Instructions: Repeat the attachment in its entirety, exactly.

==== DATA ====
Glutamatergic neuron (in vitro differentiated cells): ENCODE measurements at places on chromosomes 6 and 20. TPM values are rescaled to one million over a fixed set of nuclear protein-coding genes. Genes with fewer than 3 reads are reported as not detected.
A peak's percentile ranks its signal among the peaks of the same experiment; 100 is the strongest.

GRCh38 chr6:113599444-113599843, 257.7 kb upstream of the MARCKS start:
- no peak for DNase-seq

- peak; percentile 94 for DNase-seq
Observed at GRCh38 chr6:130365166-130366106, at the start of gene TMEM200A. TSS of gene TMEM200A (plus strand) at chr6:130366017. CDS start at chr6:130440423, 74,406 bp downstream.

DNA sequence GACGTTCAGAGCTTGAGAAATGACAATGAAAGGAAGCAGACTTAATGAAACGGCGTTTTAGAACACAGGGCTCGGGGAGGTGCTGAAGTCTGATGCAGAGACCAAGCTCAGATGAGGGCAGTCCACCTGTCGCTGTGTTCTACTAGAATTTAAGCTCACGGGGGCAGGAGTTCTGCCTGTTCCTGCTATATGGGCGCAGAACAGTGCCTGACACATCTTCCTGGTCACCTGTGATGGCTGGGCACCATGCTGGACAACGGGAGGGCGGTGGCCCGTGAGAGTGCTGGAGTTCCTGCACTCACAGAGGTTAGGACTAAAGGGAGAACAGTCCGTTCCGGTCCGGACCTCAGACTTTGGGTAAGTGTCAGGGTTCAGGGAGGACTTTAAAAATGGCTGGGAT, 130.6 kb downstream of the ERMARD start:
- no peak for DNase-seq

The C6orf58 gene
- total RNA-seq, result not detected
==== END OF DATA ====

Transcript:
Glutamatergic neuron (in vitro differentiated cells): ENCODE measurements at places on chromosomes 6 and 20. TPM values are rescaled to one million over a fixed set of nuclear protein-coding genes. Genes with fewer than 3 reads are reported as not detected.
A peak's percentile ranks its signal among the peaks of the same experiment; 100 is the strongest.

GRCh38 chr6:113599444-113599843, 257.7 kb upstream of the MARCKS start:
- no peak for DNase-seq

- peak; percentile 94 for DNase-seq
Observed at GRCh38 chr6:130365166-130366106, at the start of gene TMEM200A. TSS of gene TMEM200A (plus strand) at chr6:130366017. CDS start at chr6:130440423, 74,406 bp downstream.

DNA sequence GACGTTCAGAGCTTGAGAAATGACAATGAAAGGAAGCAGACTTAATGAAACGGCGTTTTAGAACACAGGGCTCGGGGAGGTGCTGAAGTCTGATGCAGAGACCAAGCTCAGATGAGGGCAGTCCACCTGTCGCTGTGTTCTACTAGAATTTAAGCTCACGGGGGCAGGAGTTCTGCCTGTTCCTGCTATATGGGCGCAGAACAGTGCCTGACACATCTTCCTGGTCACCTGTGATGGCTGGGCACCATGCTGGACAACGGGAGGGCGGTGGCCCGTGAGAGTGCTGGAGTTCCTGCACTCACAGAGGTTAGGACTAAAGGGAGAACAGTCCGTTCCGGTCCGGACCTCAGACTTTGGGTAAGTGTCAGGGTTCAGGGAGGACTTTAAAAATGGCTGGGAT, 130.6 kb downstream of the ERMARD start:
- no peak for DNase-seq

The C6orf58 gene
- total RNA-seq, result not detected